Key informants commented that the Program “really missed an opportunity to continue the research program over the extension years and further advance social/behavioural research”. Informants noted the lack of multi-year funding had a devastating impact on the process of reviewing and implementing health research projects, i.e., identifying priorities, inviting proposals, reviewing proposals and, once proposals are accepted, planning and executing the research, analyzing the results and writing a report. Without long-term stability, no new research could be undertaken.

Both the Mid-term Evaluation and the Five-Year Program Review identified a gap in the quantity of research focusing on behavioural and social science issues, noting that this knowledge is necessary for developing effective HCV prevention, care and treatment strategies. While some progress was made, this gap still remains. The research compendium reported: “Lack of funding directed towards social behavioral research in general, and research on the social determinants of health associated with HCV infection in particular. Although the Social and Behavioural Research Issues in HIV and Hepatitis C request for proposals was launched specifically to respond to this issue, only four projects were funded under this initiative.”

Another significant gap was the implementation of an effective national structure which would enable adequate research knowledge-transfer-and-exchange. This structure would support dissemination of research findings among researchers from different disciplines, within the same discipline, to care professionals, to policy makers and to people living with, or at risk of, hepatitis C. The document review also found that only 14.1% (39 of 276) documents were related to increasing research knowledge.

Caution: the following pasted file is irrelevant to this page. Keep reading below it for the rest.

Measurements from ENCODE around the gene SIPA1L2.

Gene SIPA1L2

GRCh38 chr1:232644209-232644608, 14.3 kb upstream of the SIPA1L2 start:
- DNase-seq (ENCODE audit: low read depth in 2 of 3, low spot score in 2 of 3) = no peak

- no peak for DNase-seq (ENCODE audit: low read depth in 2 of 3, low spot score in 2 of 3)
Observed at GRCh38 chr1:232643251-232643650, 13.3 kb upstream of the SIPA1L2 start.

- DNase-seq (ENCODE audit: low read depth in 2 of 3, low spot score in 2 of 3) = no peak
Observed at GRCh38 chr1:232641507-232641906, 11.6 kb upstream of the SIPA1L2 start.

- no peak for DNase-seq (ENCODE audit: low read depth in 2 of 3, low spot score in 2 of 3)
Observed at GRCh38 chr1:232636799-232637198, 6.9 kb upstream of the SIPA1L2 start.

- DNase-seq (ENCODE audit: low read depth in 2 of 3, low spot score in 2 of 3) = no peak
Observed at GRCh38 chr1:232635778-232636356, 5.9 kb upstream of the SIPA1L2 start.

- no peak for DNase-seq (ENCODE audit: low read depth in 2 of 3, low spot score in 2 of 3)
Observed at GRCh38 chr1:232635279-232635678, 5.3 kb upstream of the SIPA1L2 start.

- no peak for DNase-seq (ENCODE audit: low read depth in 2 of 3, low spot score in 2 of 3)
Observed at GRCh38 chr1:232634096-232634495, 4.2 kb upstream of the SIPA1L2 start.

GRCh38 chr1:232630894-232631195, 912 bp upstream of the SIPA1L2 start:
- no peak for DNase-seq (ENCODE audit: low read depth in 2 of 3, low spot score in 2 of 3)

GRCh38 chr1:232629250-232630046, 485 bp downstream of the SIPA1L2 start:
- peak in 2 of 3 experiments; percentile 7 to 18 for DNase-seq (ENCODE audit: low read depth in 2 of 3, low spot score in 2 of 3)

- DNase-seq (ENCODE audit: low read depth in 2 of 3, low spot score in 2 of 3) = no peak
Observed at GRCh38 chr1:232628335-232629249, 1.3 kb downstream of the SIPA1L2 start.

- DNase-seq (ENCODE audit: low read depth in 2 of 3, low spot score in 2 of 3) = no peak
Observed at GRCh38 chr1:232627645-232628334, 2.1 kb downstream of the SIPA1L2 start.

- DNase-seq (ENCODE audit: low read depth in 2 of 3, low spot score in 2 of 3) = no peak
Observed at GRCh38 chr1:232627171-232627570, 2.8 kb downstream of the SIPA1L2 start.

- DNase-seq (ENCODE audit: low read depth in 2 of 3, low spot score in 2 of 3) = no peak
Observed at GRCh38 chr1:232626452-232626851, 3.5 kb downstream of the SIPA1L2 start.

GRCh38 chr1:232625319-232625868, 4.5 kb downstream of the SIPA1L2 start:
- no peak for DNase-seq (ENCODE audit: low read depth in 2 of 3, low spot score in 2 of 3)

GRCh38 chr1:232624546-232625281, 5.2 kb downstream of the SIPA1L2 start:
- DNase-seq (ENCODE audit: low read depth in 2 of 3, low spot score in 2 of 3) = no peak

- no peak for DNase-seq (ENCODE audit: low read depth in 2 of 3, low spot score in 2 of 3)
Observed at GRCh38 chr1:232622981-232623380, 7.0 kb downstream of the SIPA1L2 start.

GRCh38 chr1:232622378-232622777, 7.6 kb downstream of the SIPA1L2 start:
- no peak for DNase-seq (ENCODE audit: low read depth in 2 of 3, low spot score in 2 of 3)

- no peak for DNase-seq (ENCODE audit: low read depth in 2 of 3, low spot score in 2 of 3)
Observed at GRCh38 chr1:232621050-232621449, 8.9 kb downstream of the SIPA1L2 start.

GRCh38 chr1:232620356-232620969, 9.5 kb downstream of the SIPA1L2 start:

The repercussion of this gap is most clearly seen in stakeholder responses to whether the Program was able to increase research knowledge. Only 54.3% of stakeholders “strongly agreed/agreed somewhat” compared to 100% of key informants.

In Chart 29, it is interesting to note the high percentage of stakeholders who “didn't know” (21.3%) whether the Program was able to increase research knowledge. Key informant comments provided some insight indicating both the translation and dissemination of research knowledge was a challenge, and the application of research was lacking. Therefore, “even though bio-medical research knowledge increased, the lack of social/behavioural research meant that important questions were left unanswered: Why is there vulnerability? Why are some people at risk? What are the best ways to intervene? When are the best times to intervene?”